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Liver Transpl. 2004 Aug;10(8):986-92.

Use of fenoldopam to control renal dysfunction early after liver transplantation.

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Post-Surgical and Transplantation Intensive Care Unit, Azienda Ospedaliera Pisana, Ospedale di Cisanello, Pisa, Italy.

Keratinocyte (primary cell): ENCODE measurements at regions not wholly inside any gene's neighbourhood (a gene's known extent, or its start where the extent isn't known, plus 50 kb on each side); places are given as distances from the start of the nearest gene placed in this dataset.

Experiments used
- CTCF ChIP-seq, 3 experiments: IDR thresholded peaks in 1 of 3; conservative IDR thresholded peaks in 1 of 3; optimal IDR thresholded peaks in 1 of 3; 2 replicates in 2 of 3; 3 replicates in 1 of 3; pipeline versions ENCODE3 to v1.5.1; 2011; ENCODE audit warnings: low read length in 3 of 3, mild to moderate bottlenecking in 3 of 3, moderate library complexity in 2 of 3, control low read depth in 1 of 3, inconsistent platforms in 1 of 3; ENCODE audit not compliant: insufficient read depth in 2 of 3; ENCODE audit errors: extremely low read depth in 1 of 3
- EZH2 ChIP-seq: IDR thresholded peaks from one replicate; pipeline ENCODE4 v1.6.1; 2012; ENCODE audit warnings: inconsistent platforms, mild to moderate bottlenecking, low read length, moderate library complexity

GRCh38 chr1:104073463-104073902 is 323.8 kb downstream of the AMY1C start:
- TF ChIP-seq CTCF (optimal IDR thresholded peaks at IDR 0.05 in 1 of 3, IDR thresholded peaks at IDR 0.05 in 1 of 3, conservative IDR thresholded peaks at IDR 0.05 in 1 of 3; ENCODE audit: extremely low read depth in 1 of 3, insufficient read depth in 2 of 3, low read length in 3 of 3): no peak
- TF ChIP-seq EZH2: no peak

With the aim of assessing whether fenoldopam can help to preserve renal function after liver transplantation, we randomized 140 consecutive recipients with comparable preoperative renal function to receive fenoldopam 0.1 microg/kg/minute (group F, 46 patients), dopamine 3 microg/kg/minute (group D, 48 patients), or placebo (group P, 46 patients) from the time of anesthesia induction to 96 hours postoperatively. There were no differences between the groups in intraoperative urinary output or furosemide administration (both P =.1). Daily recordings made during the first 4 postoperative days revealed no significant differences in urinary output (P =.1), serum creatinine (P =.5), the incidence of renal insufficiency (P =.7), the need for loop diuretics (P =.9) or vasoactive drugs (P =.8). In comparison with preoperative levels, creatinine clearance at the end of the study in the patients receiving fenoldopam remained substantially unchanged, whereas it decreased by 39 and 12.3%, respectively, in the subjects receiving placebo or dopamine (P <.001); blood cyclosporine A (CsA) levels were similar in the 3 groups (P =.1). Three subjects died in the intensive care unit (1 in each group, P =.9), 2 of them had renal failure. In conclusion, our results confirm the inefficacy of dopamine in preventing or limiting early renal dysfunction after liver transplantation, and suggest that fenoldopam may preserve creatinine clearance by counterbalancing the renal vasoconstrictive effect of CsA, as it has been reported in previous experimental studies.

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